England Lagging In Grooming Elite Players

SURREY, ENGLAND | The average club golfer in England does not care overmuch about what goes on at the top of the amateur game and is even less interested in paying for it. To him, it matters more that he is getting his money’s worth out of his annual subscription.
Nigel Edwards, who is six months into his job as England’s Director of Coaching, understands. That, though, does not stop him from being acutely aware of the all-hands-on-deck approach which has been adopted on the Continent.
In France, today’s club golfers pay a per capita fee of €49 towards the annual €7 million utilised for the country’s leading amateurs. In England, in contrast, club players pay a miserly £6.25 apiece towards what is a £1.4 million Player Development budget.
On much the same tack, the French Federation, like all the other Continental federations, carry on supporting players when they turn professional.
England Golf, on the other hand, stops with the amateur game. The organisation does contribute something towards a lone English Challenge Tour event, but that not does stand comparison with the four Challenge Tour events in which the French Federation have a hand. They are in a position to hand out multiple invitations to their embryo professionals by way of helping them to get their players’ cards.
Edwards, who was at Walton Heath for last week’s Brabazon, is not pleading poverty and, indeed, is quick to point to how England’s amateurs, like their professional equivalents, are currently showing no signs of falling behind their continental cousins. This year, for instance, they won the France vs. England international by 15 points to nine, with all eight Englishmen contributing to the cause.
“I’m not,” says Edwards, “suggesting that we should become a Federation because things have been as they are in the UK for years and nothing changes in a hurry. However, there’s no question that Continentals are better placed to make a more seamless switch to the professional ranks.
“Take Daan Huizing. (Huizing is the Dutch whiz kid who won the St Andrews’ Links Trophy by the proverbial street.) When he turns pro at the end of the year, he will be on a Dutch Federation team which will provide support – financial and otherwise – for a minimum of three years.”
Edwards went on to speak of how the Continental set-ups also make it easier for players to turn professional at the optimum moment: “Our golfers,” he explained, “aren’t all from the kind of moneyed backgrounds that applied, say, 30 years ago. A lot of them come from families who can’t afford to fork out for a boy’s amateur career for too long. They need him to be making a living.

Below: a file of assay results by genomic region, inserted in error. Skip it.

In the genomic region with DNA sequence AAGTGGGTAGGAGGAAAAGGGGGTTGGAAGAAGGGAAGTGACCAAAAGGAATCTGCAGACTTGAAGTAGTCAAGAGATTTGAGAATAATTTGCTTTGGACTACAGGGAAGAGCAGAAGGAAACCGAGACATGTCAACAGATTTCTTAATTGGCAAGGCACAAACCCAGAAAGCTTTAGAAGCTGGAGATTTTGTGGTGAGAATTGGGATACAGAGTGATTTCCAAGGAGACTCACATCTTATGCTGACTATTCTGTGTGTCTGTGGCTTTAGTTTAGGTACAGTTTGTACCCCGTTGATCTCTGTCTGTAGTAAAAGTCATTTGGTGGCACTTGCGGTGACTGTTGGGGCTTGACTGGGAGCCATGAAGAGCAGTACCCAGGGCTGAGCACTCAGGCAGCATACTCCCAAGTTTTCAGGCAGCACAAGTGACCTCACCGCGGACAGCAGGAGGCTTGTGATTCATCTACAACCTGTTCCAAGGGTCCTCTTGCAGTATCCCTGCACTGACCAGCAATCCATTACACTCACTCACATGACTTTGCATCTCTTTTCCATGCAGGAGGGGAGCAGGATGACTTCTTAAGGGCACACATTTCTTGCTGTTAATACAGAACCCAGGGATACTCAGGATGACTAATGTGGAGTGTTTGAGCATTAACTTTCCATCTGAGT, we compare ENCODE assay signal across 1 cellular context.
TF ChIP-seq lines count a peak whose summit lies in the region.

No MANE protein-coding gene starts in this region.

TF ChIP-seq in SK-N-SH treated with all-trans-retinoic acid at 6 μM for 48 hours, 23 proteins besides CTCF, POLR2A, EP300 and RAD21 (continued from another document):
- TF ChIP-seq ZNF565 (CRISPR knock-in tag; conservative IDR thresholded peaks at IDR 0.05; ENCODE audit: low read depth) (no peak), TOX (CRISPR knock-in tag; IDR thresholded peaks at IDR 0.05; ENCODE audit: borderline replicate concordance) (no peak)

“Some of our players will look at Tom Lewis. They recall how they once beat him in some 36-hole tournament and convince themselves that they could get off to a similarly fast start. All it takes is the offer of a short-term fix of sponsorship and off they go.
“You don’t want to spoil their dream but it would be great if we had a system in place where they knew that support would still be there for them if they waited a year – or however long it takes for them to be ready.”
For the moment, Edwards is concentrating on what he sees as some small but significant steps.
Firstly, he would like to see more par-3 courses in the country along the lines of Castell Coch outside Cardiff where his own son is learning to play. “All these would-be championship courses that have sprung up around the country are far too intimidating for beginners,” notes this veteran of four Walker Cups.
Secondly, he is intent on bringing the club golfer and the elite golfer together, his feeling being that if the every-day player feels more involved, he might be rather more inclined to help foot the bills for the next Tom Lewis. He wants England players – “resplendent in England kit” – to spend the occasional day visiting golf clubs and having fun with juniors, regular golfers and seniors alike.
“It’s not about turning everyone into champions: most people play for enjoyment.”
In which connection, Edwards would like to see a touch of that enjoyment infiltrate the top players’ practice sessions: “They have to work hard, but they need a bit of entertainment in the mix, a few games along the lines, ‘You’ve got this putt to win the Open.’ ”
Edwards is constantly advising those who come under his wing that golf should not be all-consuming, that they should have an interest away from the sport.
“They all need something else,” he maintains. “I’ve seen a lot of those who do nothing but golf, golf, golf reaching their second year as professionals and not playing anywhere near as well as they could. They’re clearly finding it all a bit of a chore.”
When Edwards was preparing his troops to play France, he told them that he didn’t want to see any heads dropping.
“Competing,” he advised, “is meant to be fun.”


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